The third gospel offers a depiction of the life and teaching of Jesus that anchors him in the prophetic and priestly traditions of the scriptures of Israel while it focuses on compassionate forgiveness as a central feature of the Christian life.
The author, traditionally identified as a companion of Paul, the “beloved physician” of Col 4:14, was probably connected in some fashion to the Pauline churches, although his immediate connection with the apostle is disputed. He certainly revered Paul and saw his ministry as a continuation of the work of Jesus. To give expression to that continuity he composed a two-volume work, united by the matching literary prefaces that introduce each. The first volume, the Gospel, is structured around large temporal and geographical axes. The history of humankind in general, and of Israel in particular, culminates in the life and
ministry of Jesus and in the decisive events of his death and resurrection in Jerusalem. The second volume, The Acts of the Apostles, traces the history of the followers of Jesus from their beginnings in Jerusalem through their expansion to Rome and ultimately to the “ends of the earth.” Luke thus sketches a historical outline with a decidedly theological perspective. The Spirit of God is what gives history its meaning and shape and that Spirit was abundantly at work in Jesus and in his followers.
As the preface to the Gospel indicates, the work was not composed from scratch, but had access to sources. Most scholars believe that the major sources available to Luke were the Gospel of Mark in some form, perhaps abbreviated from what we now know as canonical Mark, and a collection of sayings of Jesus, which was also available to the author
of the Gospel according to Matthew. Comparison of the text of Luke with its parallels in the other two “synoptic” gospels can be helpful in isolating the distinctive features of Luke’s theology.
The author of the Gospel probably composed his work late in the first century, in the 90’s, after the composition of Mark, around 70 CE, and after the destruction of the Temple of Jerusalem in that same year. We do not know where he worked, but the fact that Acts prominently features the Pauline communities in Asia minor, particularly Ephesus,
hints that that city may have been the evangelist’s home.
The events of the Jewish revolt cast a shadow over the Christian movement and called for a response defining the movement in relationship to its Jewish and gentile constituents and to the political power under which it operated. Such concerns are obvious in the book of Acts, and can also be felt within the gospel, particularly when it treats issues of eschatological expectation.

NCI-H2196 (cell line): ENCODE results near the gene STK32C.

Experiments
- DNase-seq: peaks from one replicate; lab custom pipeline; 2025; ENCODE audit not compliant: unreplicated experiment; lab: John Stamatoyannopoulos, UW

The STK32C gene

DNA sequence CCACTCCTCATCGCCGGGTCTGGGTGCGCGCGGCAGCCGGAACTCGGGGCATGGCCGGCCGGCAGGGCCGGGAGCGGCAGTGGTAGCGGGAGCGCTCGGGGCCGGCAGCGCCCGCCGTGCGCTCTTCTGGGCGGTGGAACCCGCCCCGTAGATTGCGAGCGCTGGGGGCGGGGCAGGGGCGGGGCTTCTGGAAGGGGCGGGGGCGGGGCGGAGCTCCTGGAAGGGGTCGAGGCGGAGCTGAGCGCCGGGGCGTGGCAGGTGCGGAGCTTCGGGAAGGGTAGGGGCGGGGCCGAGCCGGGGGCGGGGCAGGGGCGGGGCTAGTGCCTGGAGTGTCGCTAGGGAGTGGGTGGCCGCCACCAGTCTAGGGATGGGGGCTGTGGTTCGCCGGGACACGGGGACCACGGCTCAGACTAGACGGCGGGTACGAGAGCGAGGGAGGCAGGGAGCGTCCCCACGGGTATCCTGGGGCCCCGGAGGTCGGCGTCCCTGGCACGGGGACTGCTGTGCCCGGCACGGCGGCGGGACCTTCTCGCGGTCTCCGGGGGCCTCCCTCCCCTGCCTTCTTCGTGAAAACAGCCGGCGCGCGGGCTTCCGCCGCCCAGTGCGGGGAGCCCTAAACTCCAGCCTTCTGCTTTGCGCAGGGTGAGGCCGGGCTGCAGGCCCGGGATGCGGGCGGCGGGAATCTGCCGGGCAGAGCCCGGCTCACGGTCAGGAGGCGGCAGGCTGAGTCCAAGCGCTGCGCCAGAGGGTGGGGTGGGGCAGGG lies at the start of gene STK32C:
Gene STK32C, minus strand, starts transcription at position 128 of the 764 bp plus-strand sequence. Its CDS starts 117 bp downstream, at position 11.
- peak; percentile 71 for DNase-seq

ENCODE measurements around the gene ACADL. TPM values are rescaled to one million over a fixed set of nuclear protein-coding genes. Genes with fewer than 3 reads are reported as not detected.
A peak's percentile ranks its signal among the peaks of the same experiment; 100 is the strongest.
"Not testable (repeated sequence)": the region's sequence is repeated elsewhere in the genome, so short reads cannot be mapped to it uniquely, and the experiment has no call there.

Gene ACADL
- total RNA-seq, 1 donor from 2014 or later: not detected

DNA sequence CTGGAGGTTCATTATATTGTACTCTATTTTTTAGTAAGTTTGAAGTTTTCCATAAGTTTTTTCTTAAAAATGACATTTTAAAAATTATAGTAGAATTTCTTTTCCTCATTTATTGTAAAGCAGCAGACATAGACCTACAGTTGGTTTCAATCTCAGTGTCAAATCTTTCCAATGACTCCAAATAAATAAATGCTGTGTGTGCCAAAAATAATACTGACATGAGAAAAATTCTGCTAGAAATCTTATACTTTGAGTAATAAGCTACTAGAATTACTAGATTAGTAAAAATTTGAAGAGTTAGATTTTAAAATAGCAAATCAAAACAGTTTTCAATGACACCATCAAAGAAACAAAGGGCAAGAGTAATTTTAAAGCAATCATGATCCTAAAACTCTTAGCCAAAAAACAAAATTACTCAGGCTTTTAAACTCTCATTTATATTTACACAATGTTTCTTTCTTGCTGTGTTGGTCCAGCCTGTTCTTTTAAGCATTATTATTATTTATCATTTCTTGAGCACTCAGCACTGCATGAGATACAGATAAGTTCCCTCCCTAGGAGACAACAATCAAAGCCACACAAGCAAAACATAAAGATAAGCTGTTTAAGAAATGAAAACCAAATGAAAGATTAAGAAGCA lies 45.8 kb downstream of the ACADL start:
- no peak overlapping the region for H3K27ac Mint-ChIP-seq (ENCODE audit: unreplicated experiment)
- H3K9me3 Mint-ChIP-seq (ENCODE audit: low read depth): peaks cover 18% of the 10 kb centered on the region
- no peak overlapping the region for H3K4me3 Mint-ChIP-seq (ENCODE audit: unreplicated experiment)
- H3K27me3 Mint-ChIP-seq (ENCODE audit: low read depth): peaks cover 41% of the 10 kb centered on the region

Whatever apologetic concerns Luke may have had, he is concerned above all to tell the story of Jesus and his movement in a way that will instruct and edify his readers. An important tool for that is Luke’s mastery of narrative techniques, particularly evident in the beloved opening chapters with their rich poetry and vivid characterization. Luke’s narrative sensitivity is also evident in the fact that he has preserved so many of the most important parables attributed to Jesus, including the Good Samaritan and the Prodigal Son, both of which appear only in Luke.
Luke’s accounts of the decisive events of the life of Jesus, at the end as well as at the beginning of his life, have distinctive features that have resonated throughout the history of the Church. The shepherds who watch their flocks by night take their place beside the despondent disciples on the road to Emmaus as bookends of the story of the life of Jesus. All herald the joyous good news that through Jesus the God of Israel has done something new for Israel and for all humankind.
Luke’s gospel also sketches some of the implications of that divine action. The third evangelist offers a prominent place in his story to women, at the beginning, at the end, and
at key junctions along the way. They seem to be the focus of Jesus’ special concern. Is this liberation or condescension or some mix of the two? Luke also raises concerns about what responding to Jesus means for the use of wealth and earthly goods. The rich and the powerful are subject to prophetic judgment, and are called to some decisive action, but what is that supposed to be, radical transformation of the economic order, compassion for the widow and orphan, or something in between? The gospel poses questions to its readers rather than definitive solutions, but it strongly suggests that the answers are to be found in a prayerful appropriation of the example of Jesus, the one anointed to proclaim the good news of God’s forgiving love.
Major segments of the Gospel
|I.||1-2||The Birth of the Anointed One|
|II.||3:1-6:11||Jesus Begins to Preach and Heal|
|III.||6:12-8:55||Jesus Begins to Teach|
|IV.||9:1-11:54||Jesus Begins to for a Community|
|V.||12:1-14:35||Jesus Teaches “On the Road”|
|VI.||15:1-19:27||Lost and Found|
|VIII.||23:1-24:53||The Passion and Resurrection|